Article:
Photos Courtesy Panama Canal Authority
Work on the new Atlantic locks for the Panama Canal expansion comes to a complete standstill on Feb. 5 after the contractor orders all workers and subcontractors to go home.
In an interview with ENR, Canal Administrator Jorge Quijano says: "We are not closing the door but [contractors] are leaving us with very little room to maneuver."

For the past six weeks the Panama Canal Authority (ACP) has been negotiating a reported $1.6 billion in cost overruns with the contractor building the locks for the waterway's Third Lane Expansion. On Feb. 5, the contractor consortium, Grupo Unidos Por el Canal (GUPC), stopped work on the project, citing a breakdown in negotiations that threatens the original mid-2015 completion date of the $5.2 billion project. GUPC consists of Spanish construction firm Sacyr Vallehermoso S.A., Italy’s Impregilo S.p.A., Jan De Nul n.v. of The Netherlands and Panama's Constructora Urbana S.A.

ACP Administrator Jorge Luis Quijano, an industrial engineer who has headed the expansion since it began, spoke at length to ENR about the project status and its current options. He reiterated the intention to complete the project by its planned finishing date next year “with or without the assistance of the contractor.”

ENR: What is the current status of the project?

Quijano: We are at a stage right now where [contractors] have stopped work. They say they have not stopped work, but there is no work happening at all. On Feb. 5, there was maybe 1% of work being done by a few subcontractors, but a day later, work is completely at a standstill. [GUPC is] saying they haven't formally notified us that they have stopped work. For me, that has really zero value since it is a de facto work stoppage. We know for a fact they have told workers to go home. They have told subcontractors to stop work. We even have subcontractors ask us if they are going to be paid or not.

We have left a little window of opportunity for continuing to exchange views with the contractor to see if an amicable resolution is possible. However, the more time that passes, the less likely that is to happen. We sent [the contractor group] a four-page letter on Feb. 5 asking them to substantiate their actions because, to us, this is a hostile act and it needs to be resolved immediately. They have already wasted enough time. They began slowing down in November and they continued to keep slowing it down until now they've brought it to a total halt yesterday.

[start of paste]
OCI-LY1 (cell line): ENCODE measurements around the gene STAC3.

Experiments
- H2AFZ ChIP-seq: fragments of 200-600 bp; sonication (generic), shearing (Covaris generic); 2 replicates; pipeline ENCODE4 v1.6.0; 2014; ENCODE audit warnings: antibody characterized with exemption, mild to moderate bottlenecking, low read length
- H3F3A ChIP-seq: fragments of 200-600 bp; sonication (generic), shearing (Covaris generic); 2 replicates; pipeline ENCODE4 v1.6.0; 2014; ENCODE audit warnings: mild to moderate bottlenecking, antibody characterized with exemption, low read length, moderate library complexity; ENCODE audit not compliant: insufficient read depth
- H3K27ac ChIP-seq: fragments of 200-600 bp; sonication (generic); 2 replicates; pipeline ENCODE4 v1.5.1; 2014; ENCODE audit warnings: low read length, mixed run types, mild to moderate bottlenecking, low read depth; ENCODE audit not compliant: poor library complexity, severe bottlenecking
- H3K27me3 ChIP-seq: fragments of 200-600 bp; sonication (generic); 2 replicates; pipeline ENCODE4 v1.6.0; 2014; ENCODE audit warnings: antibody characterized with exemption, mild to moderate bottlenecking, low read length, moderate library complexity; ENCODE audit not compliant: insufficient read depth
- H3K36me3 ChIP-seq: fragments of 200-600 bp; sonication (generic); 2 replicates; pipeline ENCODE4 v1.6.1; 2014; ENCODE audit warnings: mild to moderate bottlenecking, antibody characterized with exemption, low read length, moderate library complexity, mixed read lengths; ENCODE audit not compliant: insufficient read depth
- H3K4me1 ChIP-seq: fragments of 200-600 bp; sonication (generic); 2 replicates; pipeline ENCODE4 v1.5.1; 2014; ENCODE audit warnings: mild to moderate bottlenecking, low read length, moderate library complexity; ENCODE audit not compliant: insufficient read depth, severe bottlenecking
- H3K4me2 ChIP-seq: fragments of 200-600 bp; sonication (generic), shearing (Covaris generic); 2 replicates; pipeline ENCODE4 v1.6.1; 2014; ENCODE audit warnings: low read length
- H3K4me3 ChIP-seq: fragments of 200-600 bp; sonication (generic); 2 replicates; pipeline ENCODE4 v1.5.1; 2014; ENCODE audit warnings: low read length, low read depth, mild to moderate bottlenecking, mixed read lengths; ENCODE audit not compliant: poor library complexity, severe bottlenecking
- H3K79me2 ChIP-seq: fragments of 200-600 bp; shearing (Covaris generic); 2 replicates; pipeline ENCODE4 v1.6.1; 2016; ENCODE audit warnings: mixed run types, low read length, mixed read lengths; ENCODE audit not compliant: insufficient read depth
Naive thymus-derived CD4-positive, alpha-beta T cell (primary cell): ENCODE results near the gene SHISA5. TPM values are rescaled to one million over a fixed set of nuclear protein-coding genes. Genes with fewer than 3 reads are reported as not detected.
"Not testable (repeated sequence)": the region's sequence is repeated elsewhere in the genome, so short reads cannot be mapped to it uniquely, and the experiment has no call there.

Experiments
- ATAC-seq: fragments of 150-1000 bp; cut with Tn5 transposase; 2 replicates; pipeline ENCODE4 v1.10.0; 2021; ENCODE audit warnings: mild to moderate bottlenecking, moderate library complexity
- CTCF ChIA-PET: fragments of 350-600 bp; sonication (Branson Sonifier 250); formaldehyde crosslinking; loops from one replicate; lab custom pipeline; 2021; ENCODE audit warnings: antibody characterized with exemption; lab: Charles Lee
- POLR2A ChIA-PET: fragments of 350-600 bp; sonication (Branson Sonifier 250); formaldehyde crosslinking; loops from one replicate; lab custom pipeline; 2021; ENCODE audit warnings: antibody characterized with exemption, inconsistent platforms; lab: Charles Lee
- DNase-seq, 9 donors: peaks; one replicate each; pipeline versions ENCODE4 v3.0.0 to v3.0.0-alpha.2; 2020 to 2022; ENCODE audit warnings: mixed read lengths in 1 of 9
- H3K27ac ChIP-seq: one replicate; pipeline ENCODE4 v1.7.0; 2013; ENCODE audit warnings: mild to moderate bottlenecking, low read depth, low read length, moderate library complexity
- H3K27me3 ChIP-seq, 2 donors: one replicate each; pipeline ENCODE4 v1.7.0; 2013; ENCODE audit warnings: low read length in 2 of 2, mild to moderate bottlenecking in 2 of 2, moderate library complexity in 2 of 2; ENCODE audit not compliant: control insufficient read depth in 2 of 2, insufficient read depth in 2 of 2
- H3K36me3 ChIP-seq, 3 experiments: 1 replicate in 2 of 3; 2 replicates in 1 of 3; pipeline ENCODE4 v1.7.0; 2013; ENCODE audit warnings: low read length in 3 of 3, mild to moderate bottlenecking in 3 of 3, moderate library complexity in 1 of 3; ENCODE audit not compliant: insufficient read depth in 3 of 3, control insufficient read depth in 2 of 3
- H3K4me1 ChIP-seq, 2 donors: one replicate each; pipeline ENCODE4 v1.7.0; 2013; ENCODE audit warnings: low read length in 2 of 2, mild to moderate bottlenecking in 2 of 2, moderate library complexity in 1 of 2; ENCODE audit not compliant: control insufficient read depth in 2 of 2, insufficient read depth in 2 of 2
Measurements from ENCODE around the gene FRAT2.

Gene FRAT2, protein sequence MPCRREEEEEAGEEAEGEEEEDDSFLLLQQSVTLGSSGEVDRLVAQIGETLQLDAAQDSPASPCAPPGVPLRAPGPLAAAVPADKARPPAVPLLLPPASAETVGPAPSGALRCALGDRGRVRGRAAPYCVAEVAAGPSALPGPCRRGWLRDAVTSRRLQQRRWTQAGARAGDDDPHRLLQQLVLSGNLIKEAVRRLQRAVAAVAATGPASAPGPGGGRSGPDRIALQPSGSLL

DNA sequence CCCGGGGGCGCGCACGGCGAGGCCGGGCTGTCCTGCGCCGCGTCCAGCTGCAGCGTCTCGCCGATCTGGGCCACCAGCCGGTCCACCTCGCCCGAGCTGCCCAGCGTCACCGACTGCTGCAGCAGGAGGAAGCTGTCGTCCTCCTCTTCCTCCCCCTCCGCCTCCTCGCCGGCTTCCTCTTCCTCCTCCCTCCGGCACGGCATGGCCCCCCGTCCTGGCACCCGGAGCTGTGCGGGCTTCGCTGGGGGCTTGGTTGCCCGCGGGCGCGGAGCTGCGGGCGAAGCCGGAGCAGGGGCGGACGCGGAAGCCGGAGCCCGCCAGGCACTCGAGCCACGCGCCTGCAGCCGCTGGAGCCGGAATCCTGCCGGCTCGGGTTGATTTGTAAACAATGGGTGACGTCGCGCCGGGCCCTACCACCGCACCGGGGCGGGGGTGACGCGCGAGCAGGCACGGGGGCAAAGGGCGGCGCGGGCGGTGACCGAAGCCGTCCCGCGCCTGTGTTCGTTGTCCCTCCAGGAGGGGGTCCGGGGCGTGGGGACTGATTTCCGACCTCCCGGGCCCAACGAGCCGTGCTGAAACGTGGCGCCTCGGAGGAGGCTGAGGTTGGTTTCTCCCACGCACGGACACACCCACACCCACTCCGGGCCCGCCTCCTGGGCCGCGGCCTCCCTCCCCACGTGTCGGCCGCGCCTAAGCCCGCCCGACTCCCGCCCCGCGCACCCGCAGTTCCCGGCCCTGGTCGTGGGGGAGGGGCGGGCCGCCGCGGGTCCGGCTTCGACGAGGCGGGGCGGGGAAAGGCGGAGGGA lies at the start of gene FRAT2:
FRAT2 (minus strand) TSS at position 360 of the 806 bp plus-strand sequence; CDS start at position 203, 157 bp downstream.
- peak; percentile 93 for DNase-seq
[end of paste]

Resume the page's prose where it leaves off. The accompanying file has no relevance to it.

ENR: Is this action sufficient grounds to break the contract and move forward without GUPC?

Quijano: The contract is very clear that if work is stopped or significantly reduced—or any part of the work is substantially reduced—that is sufficient grounds to take them off of the job. We feel very strongly about their actions, and if they decide not to settle this and not return to work, they leave us very little option but to default them.

We are looking at the next few days that will be critical in our decisionmaking process. As time passes, we have less and less of a chance to have a negotiated solution. We are not closing the door but they are leaving us with very little room to maneuver. But we are not going to be held hostage for their work stoppage; we are going to take action. I'd say we are coming to the end of the road and we not talking about weeks to get this taken care of, let's put it that way.

ENR: How long has this situation been developing?

Quijano: This is not the first time we have been at this juncture with the contractor. This is the first time [GUPC has] taken a hostile position by stopping the work but in December 2012, [the contractor] was having similar cash flow issues. They came to us and requested relief by asking for a moratorium on paying back their lines of credit. They wanted some relief so they could last until the return on some of the claims they had made for cost overruns. We agreed and they did not pay back any of their lines of credit in 2013. They took the whole year and didn't win a single claim they put in to the dispute arbitration board.

They had whole year of non-repayment, which amounts to about $300 million to us, to continue work and have the time to substantiate the claims they felt they could win. The moratorium ended in December 2013 and they have to start repaying—and they have to do so very quickly at the rate of about $39 million a month.

According to the contract, they have to continue to work while these claims are being evaluated. This is costing them more than what they expected and what they want to do is make us pay for all the expenses. This is not a cost-plus project.